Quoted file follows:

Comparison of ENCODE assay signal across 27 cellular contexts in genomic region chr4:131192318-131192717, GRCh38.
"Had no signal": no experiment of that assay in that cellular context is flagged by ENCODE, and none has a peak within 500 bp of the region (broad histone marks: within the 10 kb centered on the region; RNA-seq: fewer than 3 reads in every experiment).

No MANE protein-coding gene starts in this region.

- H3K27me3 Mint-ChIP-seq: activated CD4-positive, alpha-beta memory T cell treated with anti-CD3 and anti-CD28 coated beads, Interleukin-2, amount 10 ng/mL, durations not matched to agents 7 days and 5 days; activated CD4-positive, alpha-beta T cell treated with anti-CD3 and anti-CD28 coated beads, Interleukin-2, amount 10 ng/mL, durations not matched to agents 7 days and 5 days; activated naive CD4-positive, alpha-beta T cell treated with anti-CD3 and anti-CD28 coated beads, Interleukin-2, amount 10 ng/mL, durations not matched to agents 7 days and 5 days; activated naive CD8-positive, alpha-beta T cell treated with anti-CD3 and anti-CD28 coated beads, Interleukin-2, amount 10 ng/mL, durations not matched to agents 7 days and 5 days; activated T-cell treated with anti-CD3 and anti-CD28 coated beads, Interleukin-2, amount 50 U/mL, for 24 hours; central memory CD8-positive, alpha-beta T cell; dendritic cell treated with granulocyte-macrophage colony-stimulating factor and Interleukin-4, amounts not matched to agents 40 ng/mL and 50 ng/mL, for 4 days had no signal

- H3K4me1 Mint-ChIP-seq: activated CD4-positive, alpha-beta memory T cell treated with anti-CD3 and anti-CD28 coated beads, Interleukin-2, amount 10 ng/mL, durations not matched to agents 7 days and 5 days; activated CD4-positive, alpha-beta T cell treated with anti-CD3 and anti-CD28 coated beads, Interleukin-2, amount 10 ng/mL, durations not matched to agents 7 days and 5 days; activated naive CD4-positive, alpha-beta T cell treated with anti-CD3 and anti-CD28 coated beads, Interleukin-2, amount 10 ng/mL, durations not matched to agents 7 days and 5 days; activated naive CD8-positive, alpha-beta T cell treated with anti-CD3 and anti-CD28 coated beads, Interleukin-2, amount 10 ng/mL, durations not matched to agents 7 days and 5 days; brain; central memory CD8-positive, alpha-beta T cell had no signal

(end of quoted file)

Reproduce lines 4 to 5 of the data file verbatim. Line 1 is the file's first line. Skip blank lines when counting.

- H3K27me3 Mint-ChIP-seq: activated CD4-positive, alpha-beta memory T cell treated with anti-CD3 and anti-CD28 coated beads, Interleukin-2, amount 10 ng/mL, durations not matched to agents 7 days and 5 days; activated CD4-positive, alpha-beta T cell treated with anti-CD3 and anti-CD28 coated beads, Interleukin-2, amount 10 ng/mL, durations not matched to agents 7 days and 5 days; activated naive CD4-positive, alpha-beta T cell treated with anti-CD3 and anti-CD28 coated beads, Interleukin-2, amount 10 ng/mL, durations not matched to agents 7 days and 5 days; activated naive CD8-positive, alpha-beta T cell treated with anti-CD3 and anti-CD28 coated beads, Interleukin-2, amount 10 ng/mL, durations not matched to agents 7 days and 5 days; activated T-cell treated with anti-CD3 and anti-CD28 coated beads, Interleukin-2, amount 50 U/mL, for 24 hours; central memory CD8-positive, alpha-beta T cell; dendritic cell treated with granulocyte-macrophage colony-stimulating factor and Interleukin-4, amounts not matched to agents 40 ng/mL and 50 ng/mL, for 4 days had no signal

- H3K4me1 Mint-ChIP-seq: activated CD4-positive, alpha-beta memory T cell treated with anti-CD3 and anti-CD28 coated beads, Interleukin-2, amount 10 ng/mL, durations not matched to agents 7 days and 5 days; activated CD4-positive, alpha-beta T cell treated with anti-CD3 and anti-CD28 coated beads, Interleukin-2, amount 10 ng/mL, durations not matched to agents 7 days and 5 days; activated naive CD4-positive, alpha-beta T cell treated with anti-CD3 and anti-CD28 coated beads, Interleukin-2, amount 10 ng/mL, durations not matched to agents 7 days and 5 days; activated naive CD8-positive, alpha-beta T cell treated with anti-CD3 and anti-CD28 coated beads, Interleukin-2, amount 10 ng/mL, durations not matched to agents 7 days and 5 days; brain; central memory CD8-positive, alpha-beta T cell had no signal